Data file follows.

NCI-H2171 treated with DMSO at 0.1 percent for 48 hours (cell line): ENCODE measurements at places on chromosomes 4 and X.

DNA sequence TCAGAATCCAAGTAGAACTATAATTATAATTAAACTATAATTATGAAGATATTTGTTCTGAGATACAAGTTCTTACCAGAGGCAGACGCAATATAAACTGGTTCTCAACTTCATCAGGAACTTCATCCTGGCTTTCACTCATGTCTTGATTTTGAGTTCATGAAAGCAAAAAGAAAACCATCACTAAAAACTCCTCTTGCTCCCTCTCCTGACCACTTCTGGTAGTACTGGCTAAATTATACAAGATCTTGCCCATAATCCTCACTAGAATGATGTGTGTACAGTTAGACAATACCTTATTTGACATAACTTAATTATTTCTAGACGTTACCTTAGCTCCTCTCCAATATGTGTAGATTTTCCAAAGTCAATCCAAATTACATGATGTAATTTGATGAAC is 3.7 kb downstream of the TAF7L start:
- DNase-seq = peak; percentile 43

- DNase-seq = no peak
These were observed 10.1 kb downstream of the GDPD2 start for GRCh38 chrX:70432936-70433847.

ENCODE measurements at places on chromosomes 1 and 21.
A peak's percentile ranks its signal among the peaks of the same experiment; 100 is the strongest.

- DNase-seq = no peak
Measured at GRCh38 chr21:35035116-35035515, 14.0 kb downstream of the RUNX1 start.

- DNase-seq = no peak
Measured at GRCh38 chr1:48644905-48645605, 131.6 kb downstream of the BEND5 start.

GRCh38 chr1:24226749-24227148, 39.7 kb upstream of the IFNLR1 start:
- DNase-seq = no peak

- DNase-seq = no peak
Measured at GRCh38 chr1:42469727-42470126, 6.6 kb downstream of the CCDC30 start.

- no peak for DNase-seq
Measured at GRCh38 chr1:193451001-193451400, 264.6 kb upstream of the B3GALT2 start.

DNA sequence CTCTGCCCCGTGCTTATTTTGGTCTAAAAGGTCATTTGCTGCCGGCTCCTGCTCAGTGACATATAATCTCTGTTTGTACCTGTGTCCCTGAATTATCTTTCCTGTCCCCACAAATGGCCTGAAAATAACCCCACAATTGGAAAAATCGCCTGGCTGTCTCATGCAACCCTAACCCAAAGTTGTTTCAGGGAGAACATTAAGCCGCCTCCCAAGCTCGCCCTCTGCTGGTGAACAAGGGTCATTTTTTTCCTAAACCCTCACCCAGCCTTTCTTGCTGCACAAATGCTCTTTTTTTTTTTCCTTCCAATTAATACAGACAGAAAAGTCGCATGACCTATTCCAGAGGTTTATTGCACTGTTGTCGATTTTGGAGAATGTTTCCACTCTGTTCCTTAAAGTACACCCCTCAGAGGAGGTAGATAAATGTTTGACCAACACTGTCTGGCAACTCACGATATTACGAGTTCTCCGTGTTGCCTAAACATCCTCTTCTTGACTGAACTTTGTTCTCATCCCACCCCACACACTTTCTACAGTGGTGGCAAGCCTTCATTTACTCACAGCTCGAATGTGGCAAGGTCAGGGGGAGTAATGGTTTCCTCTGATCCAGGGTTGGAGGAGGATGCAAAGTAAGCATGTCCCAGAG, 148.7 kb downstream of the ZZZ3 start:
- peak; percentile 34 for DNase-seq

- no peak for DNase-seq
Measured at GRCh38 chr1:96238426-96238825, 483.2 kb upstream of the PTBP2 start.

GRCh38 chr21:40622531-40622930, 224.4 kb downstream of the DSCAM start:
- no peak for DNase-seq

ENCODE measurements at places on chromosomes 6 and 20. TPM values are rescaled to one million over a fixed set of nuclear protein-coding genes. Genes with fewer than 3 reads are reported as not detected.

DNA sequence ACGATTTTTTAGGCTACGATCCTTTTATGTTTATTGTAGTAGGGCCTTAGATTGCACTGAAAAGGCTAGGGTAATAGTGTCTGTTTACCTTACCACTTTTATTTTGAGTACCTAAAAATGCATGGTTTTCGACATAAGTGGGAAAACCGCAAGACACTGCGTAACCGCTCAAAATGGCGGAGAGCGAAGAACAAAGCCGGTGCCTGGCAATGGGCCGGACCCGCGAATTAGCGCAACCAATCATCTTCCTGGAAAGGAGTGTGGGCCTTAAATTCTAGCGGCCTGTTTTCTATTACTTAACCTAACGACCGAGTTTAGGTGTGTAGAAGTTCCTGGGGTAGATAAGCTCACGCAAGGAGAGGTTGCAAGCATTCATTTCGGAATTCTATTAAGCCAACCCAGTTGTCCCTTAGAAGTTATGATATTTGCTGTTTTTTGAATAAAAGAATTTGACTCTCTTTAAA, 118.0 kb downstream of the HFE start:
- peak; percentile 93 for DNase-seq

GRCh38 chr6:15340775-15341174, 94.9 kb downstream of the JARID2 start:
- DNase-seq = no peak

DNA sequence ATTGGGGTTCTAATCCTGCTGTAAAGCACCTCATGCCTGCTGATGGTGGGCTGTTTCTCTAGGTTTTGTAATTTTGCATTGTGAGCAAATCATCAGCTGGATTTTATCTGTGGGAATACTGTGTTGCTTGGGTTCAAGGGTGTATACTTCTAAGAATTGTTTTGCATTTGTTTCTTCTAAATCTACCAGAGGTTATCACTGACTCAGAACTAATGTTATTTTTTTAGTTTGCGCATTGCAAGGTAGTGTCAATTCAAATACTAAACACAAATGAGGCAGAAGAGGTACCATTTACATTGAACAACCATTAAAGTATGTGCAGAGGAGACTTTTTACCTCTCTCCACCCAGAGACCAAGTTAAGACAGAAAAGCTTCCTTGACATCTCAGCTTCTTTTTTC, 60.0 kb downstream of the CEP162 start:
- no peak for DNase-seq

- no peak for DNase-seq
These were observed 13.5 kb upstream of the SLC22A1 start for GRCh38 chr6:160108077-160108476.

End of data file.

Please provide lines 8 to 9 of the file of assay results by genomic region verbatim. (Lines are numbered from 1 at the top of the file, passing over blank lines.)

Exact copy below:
- DNase-seq = no peak
Measured at GRCh38 chr21:35035116-35035515, 14.0 kb downstream of the RUNX1 start.